On this Solemnity of All Saints, we “rejoice in the Lord and keep a festival in honor of all the saints,” both those known to us and unknown (Introit). Today we “join the angels in joyful praise to the Son of God” as we give thanks for their heroic lives (Introit).
We know that Jesus calls each of us to follow after him. We know, too, that the demands of the Gospel are real and are difficult to follow because we are sinful. Still, though, he calls us to grow daily in holiness so that we might live with him forever and has given us the Sacraments to strengthen us in holiness.
But how do we grow in holiness? How can we come to know Jesus better? How can we better love God and those around us? We can look to the example and witness of the saints of God who gloriously followed after Christ. Our Holy Father, Pope Benedict XVI, has said of the saints:
“In their lives, as if in a great picture-book, the riches of the Gospel are revealed. They are the shining path which God himself has traced throughout history and is still tracing today” (Youth Vigil, 20 August 2005).
When we look at the lives of the saints we can see the many ways in which we can follow the Gospel and grow in holiness. When we look at the lives of the great saints of God we realize that no two saints are the same. This is so because God calls each of us to holiness as we are; he calls each of us personally to follow after him. Just as God has called men and women throughout the centuries to be saints, he continues to call men and women to be saints today. He calls each and everyone one of us to be saints, and if we trust in his mercy and love and sincerely ask him for the grace to do so, we will be saints.
But we will not become saints if we focus our lives on ourselves. The saints show us how to live and they show us where to find true and lasting peace and joy. So often we try to find our happiness and satisfaction in our own desires, but the saints show us another way. Pope Benedict has said of the saints,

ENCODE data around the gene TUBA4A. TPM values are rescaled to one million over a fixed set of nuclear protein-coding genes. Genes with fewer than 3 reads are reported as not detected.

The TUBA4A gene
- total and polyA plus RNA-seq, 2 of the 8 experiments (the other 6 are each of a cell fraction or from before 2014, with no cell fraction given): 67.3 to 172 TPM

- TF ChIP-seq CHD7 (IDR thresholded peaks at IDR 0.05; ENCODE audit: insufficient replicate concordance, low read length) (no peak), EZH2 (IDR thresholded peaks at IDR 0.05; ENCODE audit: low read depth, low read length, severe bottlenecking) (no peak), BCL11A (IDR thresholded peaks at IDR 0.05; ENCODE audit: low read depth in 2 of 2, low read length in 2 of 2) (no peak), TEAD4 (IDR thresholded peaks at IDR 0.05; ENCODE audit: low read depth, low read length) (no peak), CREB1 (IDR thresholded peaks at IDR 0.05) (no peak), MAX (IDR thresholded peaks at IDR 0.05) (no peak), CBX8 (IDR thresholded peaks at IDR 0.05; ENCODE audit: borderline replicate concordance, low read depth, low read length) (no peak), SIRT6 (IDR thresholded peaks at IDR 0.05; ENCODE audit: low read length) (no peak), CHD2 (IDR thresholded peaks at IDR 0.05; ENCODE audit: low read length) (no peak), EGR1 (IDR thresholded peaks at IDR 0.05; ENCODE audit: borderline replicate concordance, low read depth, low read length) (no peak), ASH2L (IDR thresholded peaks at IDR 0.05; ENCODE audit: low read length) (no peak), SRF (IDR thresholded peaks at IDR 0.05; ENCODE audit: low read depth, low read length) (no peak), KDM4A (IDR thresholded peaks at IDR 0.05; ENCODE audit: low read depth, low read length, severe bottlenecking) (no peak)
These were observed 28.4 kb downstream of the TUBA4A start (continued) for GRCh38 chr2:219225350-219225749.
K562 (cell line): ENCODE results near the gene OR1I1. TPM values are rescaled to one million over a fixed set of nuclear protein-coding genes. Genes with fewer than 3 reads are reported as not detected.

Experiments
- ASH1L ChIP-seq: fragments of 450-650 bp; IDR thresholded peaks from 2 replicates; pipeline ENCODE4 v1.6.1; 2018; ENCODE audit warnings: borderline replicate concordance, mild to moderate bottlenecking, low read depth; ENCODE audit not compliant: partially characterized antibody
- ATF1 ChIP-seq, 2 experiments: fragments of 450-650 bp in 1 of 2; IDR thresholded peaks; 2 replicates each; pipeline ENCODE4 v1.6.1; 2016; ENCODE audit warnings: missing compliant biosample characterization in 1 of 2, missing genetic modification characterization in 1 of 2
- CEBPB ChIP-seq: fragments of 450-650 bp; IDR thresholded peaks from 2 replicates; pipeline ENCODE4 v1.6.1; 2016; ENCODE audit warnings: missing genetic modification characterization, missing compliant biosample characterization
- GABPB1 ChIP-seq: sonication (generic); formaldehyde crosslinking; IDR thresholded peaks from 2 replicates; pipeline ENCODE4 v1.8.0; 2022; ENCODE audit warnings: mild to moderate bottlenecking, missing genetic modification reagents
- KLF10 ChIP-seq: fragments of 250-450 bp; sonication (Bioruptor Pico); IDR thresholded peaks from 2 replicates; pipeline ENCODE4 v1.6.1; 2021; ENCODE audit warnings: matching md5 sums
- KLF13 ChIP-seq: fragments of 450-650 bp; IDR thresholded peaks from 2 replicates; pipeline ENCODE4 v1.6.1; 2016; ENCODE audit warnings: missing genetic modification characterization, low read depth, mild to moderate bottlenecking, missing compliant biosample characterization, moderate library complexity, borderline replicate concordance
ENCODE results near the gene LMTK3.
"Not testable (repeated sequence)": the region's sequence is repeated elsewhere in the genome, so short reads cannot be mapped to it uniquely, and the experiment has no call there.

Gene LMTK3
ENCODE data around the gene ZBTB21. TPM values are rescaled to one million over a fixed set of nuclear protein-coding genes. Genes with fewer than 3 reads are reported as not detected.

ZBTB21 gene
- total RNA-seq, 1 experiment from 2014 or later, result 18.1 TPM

The saints and the blesseds did not doggedly seek their own happiness, but simply wanted to give themselves, because the light of Christ had shone upon them. They show us the way to attain happiness, they show us how to be truly human (Youth Vigil, 20 August 2005).
We will never come to true happiness and fulfillment by seeking our own desires, by focusing on ourselves at all times. No, only in directing our lives toward God and our neighbor will we ever find peace. True joy is found in saying “no” to ourselves and “yes” to Christ.
There cannot be a sad saint. A saint suffers, certainly, but by uniting his suffering to Christ, the saint finds joy, a joy that surpasses all understanding. The joy of a saint is found by directing her life and attention to the pursuit of God and holiness. "The saint is he who is so fascinated by the beauty of God and by his perfect truth to be progressively transformed by it,” Pope Benedict reminded us last week. He continued,
“Because of this beauty and truth, he is ready to renounce everything, even himself. The love of God is enough, which he experiences in the humble and disinterested service to the neighbor, especially to those who cannot give back in return" (Homily, 23 October 2005).
St. Anthony of Padua says, “We celebrate their feasts, so as to receive from their lives a pattern of living” (Fourth Sunday After Easter, 11). Let us, then, take the saints as our models for life and know that the love of God is enough for us; we need northing more than the love of God.
We should read and learn the lives of the saints and read what they have written for us. In learning more about the saints we cannot fail to learn more about God. And by learning the lives of the saints, we will learn how to grow in holiness and love and, with the saints, we will one day stand before the throne of God cry out with them, “Amen. Blessing and glory, wisdom and thanksgiving, honor, power, and might be to our God forever and ever. Amen” (Revelation 7:12).